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Trun an 8" f6 newt into double star/ planetary scope?

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#1 mark379

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Posted 26 July 2015 - 11:58 AM

Hello,

A friend of mine gave me the Idea to use my spare 8" f6 Newtonian as an inexpensive double star/ planetary scope. Was thinking of changing the secondary to something smaller and putting the curve vane spider to diffuse the diffraction spikes to find close doubles.

Any recommendations???

Thanks,
Mark



#2 Max Power

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Posted 26 July 2015 - 12:31 PM

Get a quality main mirror, you know with papers. Or get yours refigured.

 

If the scope is not very good, optimizing only gains a few %, not hardly worth doing cause you mite not be able to see any difference.

 

My 8" f/5 was optimized for photos, refigured main mirror to 1/14 wave, moved mirror up tube so focal point would reach camera, bigger second mirror,  just about everything you shouldn't do for visual.  And IT'S FANTASTIC for visual for planets.  I have to use a 35mm extension tube so eyepieces will focus, but it's still the best 8" I've ever had for planetary.

 

Beats the old 8"f/7 optical mechanics 1/8 waver easily.



#3 macdonjh

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Posted 26 July 2015 - 01:01 PM

Conventional wisdom, like Max alluded to above, is to install the smallest secondary mirror practical, extend the OTA a few inches past the secondary to block stray light, blacken the OTA, perhaps a boundary layer fan, make sure your primary is as good as possible.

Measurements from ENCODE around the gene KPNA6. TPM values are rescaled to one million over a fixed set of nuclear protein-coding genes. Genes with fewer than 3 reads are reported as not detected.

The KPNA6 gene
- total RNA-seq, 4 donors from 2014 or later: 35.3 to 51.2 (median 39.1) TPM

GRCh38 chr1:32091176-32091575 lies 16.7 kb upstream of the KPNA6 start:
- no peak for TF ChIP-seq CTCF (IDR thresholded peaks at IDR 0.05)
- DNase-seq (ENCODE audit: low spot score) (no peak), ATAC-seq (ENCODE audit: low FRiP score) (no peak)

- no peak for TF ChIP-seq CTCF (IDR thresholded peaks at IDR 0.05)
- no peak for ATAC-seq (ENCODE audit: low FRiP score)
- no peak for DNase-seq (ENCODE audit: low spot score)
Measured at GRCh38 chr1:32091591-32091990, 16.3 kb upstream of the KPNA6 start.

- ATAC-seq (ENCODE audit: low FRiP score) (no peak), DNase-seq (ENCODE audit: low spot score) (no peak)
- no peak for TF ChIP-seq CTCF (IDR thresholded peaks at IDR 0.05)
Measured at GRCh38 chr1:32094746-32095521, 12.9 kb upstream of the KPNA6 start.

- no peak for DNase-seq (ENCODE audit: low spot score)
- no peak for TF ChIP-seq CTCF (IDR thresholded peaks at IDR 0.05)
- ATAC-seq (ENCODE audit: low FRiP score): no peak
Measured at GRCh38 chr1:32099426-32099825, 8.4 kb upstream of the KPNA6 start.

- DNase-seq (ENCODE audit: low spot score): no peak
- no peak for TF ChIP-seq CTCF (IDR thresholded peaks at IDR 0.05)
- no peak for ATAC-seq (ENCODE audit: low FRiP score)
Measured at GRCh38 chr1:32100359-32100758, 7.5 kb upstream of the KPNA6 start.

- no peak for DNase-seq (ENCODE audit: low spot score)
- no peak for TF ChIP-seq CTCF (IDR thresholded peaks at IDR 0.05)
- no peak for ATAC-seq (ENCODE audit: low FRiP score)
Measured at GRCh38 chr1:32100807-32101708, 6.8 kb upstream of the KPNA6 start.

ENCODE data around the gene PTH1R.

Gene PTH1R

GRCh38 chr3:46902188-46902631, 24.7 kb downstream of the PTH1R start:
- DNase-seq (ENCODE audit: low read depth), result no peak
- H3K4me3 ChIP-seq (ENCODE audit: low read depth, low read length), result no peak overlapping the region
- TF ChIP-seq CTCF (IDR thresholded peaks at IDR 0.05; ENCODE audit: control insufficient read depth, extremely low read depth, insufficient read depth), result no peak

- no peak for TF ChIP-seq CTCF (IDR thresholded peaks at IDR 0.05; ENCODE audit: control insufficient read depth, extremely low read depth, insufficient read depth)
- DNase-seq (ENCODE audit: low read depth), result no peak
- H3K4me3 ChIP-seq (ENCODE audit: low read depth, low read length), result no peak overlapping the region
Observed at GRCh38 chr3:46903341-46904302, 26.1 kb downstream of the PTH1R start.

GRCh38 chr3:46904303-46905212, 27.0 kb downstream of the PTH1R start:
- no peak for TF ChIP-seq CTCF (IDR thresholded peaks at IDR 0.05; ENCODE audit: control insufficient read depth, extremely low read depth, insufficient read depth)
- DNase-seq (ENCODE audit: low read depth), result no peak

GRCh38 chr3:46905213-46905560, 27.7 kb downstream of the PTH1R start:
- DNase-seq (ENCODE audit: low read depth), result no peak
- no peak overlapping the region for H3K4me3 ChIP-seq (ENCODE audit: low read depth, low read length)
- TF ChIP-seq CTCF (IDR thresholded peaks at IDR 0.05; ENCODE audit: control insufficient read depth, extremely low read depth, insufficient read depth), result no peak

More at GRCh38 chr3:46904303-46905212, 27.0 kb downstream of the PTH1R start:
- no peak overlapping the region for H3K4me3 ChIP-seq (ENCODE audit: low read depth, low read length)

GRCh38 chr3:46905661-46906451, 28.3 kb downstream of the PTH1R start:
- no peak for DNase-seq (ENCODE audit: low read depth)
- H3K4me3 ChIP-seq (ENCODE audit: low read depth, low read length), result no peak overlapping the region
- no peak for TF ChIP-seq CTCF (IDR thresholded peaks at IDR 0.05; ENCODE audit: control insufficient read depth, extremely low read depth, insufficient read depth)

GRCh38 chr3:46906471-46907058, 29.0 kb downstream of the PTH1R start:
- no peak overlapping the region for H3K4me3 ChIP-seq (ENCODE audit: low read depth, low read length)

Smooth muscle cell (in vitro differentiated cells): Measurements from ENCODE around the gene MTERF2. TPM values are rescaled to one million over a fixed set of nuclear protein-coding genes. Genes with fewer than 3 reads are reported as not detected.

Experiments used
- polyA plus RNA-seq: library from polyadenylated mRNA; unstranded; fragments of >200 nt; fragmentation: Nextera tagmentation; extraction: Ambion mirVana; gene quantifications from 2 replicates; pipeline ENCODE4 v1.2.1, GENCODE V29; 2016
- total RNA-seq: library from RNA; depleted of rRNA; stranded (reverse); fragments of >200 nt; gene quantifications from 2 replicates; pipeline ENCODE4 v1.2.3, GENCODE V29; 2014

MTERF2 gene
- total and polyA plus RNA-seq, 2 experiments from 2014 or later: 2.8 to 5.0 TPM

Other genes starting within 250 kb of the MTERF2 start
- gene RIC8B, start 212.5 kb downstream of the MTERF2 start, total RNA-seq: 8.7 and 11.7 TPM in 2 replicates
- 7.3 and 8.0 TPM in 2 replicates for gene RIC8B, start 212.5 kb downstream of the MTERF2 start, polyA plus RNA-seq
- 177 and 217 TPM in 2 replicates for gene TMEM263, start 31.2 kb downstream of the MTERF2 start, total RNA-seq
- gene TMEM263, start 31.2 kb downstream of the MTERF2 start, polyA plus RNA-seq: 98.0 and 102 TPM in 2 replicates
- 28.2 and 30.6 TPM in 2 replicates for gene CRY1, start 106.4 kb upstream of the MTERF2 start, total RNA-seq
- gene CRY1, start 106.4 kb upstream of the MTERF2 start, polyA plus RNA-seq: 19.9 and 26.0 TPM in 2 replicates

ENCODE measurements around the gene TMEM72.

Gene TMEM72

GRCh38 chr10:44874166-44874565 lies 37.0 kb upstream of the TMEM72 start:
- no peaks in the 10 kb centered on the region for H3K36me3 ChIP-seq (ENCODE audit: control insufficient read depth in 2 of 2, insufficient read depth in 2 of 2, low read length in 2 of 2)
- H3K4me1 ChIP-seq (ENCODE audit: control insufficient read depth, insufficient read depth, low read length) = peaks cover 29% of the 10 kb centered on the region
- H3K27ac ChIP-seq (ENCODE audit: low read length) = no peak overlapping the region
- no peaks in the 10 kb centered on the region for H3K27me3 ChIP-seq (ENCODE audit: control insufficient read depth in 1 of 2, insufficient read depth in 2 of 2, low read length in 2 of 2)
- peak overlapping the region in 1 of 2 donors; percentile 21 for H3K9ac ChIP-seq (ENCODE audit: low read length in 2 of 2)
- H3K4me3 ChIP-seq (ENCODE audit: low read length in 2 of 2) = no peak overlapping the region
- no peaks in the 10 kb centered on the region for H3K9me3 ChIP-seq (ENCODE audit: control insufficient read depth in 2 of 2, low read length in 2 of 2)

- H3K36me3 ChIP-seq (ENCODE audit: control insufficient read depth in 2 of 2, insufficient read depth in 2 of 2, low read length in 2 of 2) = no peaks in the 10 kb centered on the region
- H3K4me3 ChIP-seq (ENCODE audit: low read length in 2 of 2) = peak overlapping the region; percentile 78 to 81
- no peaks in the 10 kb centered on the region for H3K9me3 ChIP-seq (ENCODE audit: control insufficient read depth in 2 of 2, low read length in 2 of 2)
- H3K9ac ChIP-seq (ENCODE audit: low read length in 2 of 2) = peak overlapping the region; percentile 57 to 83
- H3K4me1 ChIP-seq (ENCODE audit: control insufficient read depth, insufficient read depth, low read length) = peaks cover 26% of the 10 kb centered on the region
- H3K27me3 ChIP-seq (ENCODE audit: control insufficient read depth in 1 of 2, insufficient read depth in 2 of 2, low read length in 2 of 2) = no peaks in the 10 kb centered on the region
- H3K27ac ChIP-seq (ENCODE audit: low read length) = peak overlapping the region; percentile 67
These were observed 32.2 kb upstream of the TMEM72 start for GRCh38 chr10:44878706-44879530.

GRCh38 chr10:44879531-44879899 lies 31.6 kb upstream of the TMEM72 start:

I don't notice the diffraction spikes from my straight spider on planets, except Venus.


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#4 jgraham

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Posted 26 July 2015 - 01:14 PM

Pull the mirror back (add a short tube extension if you have to), reduce the size of the secondary, curved vane spider, and add a low profile focuser. A good ray-trace diagram would be helpful in optimizing the size and spacing of the mirrors.



#5 CHASLX200

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Posted 26 July 2015 - 01:24 PM

A F/6 will do great if the optics are top notch.



#6 mark379

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Posted 26 July 2015 - 05:30 PM

Yes Optics are good in this scope, I'd like to improve it for double star use and possibly planetary too.



#7 Pinbout

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Posted 26 July 2015 - 06:24 PM

A 20% 2ndry thats not a stock 2ndry. For planetary. For dbls a larger 2ndry helps with higher frequencies.

 

I dont care about curved spiders. I have one and dont see that big of a difference on my 8inf6.

 

What kind of mount are you going to use?

 

A metal tube needs insulation inside as well as flocking opposite the focuser.

 

I like 1in all around the primary, are imported tubes sized smaller? Get a hasting tube if you want alum.



#8 mark379

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Posted 26 July 2015 - 08:02 PM

Danny,

I do plan on flocking around the primary and the secondary / focuser. So you say keep the stock size secondary, and not to do curved vane? I was told that the curved vane may help with tight doubles and keep the diffraction spikes from interfering.

Thoughts?



#9 Pinbout

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Posted 26 July 2015 - 09:26 PM